SF District Attorney Brooke Jenkins is taking another tough-on-drug-crime stance ahead of the November election that will determine if she keeps the job, stating that her office will pursue murder charges if and when they link a fentanyl dealer to an overdose death.
This is definitely some performative politics today from the DA's office, and it may not even hold up in court. But Jenkins continues to focus on drug-dealing in the Tenderloin ahead of the election, to curry favor with residents who believe this is the city's greatest ill, and this is the latest gambit.
"Since 2020, nearly 1,700 people have died of drug overdose [in the city], mostly from fentanyl, in part because dealers have been allowed to operate with impunity for over two years," Jenkins said in a statement Wednesday. She added that her staff has recently been warning suspected dealers at court appearances that murder charges could be coming if an overdose linked to them occurs.
"We have to send a strong message in the community and in the courtroom that we will not stand by and allow dealers to kill innocent people and those suffering from addiction," Jenkins said.
"I am committed to seeking relief for communities ravaged by open air drug markets and holding repeat offenders accountable," Jenkins says. "Where our individualized review reveals an extreme public safety threat to San Franciscans, I have authorized my office to use every legal means to seek detention. We are hopeful our partners at the courts will respond favorably to our arguments as they acknowledge the level of death and misery on our streets is unacceptable."
As for those "partners at the courts," they may not always agree with this policy. And as the Chronicle reports, via a spokesperson for the DA's office, judges have denied the majority of requests filed so far by prosecutors to detain suspected dealers ahead of their trials, without bail. And up to now, judges in San Francisco have tended to favor diversion programs over prison time for dealers generally — so are they going to jump on board with murder charges?
The Chronicle also notes that some other, less urban counties in California have been pursuing manslaughter charges in cases of fentanyl overdoses. And in one recent case, the charge stuck, following the December 2020 death of a Placer County teenager, 17-year-old Zachary Didier, from a fentanyl-laced pill he bought on Snapchat. The accused dealer, Virgil Xavier Bordner, pleaded no contest to involuntary manslaughter and other charges, and as the Chronicle reported, he's going to prison for 17 years as part of the deal.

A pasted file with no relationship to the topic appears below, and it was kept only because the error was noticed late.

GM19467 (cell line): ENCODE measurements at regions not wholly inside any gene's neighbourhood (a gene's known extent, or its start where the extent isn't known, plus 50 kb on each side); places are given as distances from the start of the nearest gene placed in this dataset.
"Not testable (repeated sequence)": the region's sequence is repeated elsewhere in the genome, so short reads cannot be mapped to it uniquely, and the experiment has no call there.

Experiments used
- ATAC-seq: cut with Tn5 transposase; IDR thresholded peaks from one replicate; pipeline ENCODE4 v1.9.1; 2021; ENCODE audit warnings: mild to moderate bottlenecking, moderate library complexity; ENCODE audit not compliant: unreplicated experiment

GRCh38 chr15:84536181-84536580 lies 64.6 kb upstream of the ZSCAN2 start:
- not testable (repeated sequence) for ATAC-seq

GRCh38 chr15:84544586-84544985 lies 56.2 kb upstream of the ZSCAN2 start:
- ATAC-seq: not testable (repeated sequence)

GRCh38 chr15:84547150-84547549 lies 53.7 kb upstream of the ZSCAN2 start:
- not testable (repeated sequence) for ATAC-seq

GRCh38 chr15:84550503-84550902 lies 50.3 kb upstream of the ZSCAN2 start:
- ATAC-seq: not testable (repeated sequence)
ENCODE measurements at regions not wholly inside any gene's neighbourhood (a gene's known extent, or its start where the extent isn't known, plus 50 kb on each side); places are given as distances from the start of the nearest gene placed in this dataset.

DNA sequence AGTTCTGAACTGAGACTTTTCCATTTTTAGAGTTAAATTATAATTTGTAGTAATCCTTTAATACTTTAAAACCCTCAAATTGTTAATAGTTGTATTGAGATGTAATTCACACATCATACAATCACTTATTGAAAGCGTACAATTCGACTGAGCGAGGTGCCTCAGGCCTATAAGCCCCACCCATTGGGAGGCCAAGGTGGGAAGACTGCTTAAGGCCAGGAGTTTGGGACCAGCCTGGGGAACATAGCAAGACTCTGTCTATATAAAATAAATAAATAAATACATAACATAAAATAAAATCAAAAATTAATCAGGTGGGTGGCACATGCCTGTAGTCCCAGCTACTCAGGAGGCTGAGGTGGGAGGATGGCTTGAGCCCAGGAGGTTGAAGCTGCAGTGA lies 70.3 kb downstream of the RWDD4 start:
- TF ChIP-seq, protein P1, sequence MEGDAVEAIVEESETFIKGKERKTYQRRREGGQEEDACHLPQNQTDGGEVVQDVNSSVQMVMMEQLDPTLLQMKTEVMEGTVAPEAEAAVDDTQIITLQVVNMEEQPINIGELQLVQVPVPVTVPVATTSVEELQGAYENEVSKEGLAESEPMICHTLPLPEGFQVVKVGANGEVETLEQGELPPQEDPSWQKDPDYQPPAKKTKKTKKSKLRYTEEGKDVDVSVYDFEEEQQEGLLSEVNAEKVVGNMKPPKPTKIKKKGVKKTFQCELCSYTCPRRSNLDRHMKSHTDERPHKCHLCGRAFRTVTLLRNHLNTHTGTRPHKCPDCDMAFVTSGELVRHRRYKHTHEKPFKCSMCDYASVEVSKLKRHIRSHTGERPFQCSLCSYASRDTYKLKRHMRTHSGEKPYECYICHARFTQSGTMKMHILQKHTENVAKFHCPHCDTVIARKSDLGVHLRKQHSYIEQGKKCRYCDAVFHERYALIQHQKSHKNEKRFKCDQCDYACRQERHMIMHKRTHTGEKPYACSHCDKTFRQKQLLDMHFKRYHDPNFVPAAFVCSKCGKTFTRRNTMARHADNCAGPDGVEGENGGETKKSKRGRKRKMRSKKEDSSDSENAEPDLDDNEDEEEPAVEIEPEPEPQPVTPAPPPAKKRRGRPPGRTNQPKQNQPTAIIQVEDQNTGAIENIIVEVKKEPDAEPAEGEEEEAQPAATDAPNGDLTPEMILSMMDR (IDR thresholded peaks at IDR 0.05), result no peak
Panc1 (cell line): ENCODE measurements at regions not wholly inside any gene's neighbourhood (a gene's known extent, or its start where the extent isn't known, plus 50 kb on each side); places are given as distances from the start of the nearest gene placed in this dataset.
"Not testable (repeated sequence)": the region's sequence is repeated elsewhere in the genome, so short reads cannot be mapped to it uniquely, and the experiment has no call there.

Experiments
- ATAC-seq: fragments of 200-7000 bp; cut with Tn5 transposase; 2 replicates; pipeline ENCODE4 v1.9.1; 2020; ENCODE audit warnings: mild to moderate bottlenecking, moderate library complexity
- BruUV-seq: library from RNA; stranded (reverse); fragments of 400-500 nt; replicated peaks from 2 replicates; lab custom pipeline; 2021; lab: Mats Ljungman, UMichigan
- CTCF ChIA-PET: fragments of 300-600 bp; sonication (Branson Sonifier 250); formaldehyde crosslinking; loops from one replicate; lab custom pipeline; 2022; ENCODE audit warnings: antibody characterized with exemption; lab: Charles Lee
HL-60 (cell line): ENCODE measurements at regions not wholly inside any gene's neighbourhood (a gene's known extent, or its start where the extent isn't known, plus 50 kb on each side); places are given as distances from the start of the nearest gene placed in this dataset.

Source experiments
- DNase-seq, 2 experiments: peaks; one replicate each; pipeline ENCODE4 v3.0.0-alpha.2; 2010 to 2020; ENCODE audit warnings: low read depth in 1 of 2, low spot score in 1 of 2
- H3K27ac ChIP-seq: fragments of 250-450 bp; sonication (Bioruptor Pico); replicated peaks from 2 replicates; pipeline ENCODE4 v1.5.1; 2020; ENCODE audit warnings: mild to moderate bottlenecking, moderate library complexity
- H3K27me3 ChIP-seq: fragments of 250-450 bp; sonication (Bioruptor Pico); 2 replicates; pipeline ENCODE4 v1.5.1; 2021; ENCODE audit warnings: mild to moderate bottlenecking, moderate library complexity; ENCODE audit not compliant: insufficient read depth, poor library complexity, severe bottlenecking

In that case, Bordner was a friend who took a pill from the same batch that Didier did — and his defense contends that he even warned Didier to take less of a dose than he took. The pills, counterfeit Oxycontin, ended up being laced with fentanyl, but Bordner survived his dose.
The case is not unique, but it's part of a much broader problem that needs to be treated with awareness campaigns as much as with the law. As the New York Times reported in May, while teens have been doing less and less experimentation with drugs over the last decade, teen deaths from fentanyl have been skyrocketing nationwide in the last several years.
But the crisis in SF isn't about teenagers as much as it is about addicts on the streets.
As the SF Standard reports, at least one judge has pushed back on the DA's office regarding warnings of future potential murder charges.
Deputy Public Defender Elizabeth Hilton, speaking about her client Nicole Palma, one of the accused dealers, said in court of the prosecution, "They are giving her admonitions, so that they can use it against her in the future if anything should happen."
And Judge Christine Van Aken agreed, allowing Palma to go free with an ankle monitor rather than be jailed without bail, saying, "Letting people know of the dangers of this conduct and that they stop engaging in it is very important but creating evidence for a future prosecution is not at all germane."
As the Chronicle points out, tough-on-crime policies and charging people with murder over fentanyl deals flies easier in rural places where both the prosecutors and their constituencies are largely white — and issues around racial justice and disparities in drug prosecutions don't figure into the equation.
"I’d be surprised if the DAs [taking those stances] there are not popular," says Stanford University psychiatry professor Keith Humphreys, who has been researching fentanyl, speaking to the Chronicle. "I doubt anyone is going to show up protesting."
But in San Francisco?
Photo: U.S. Department of Justice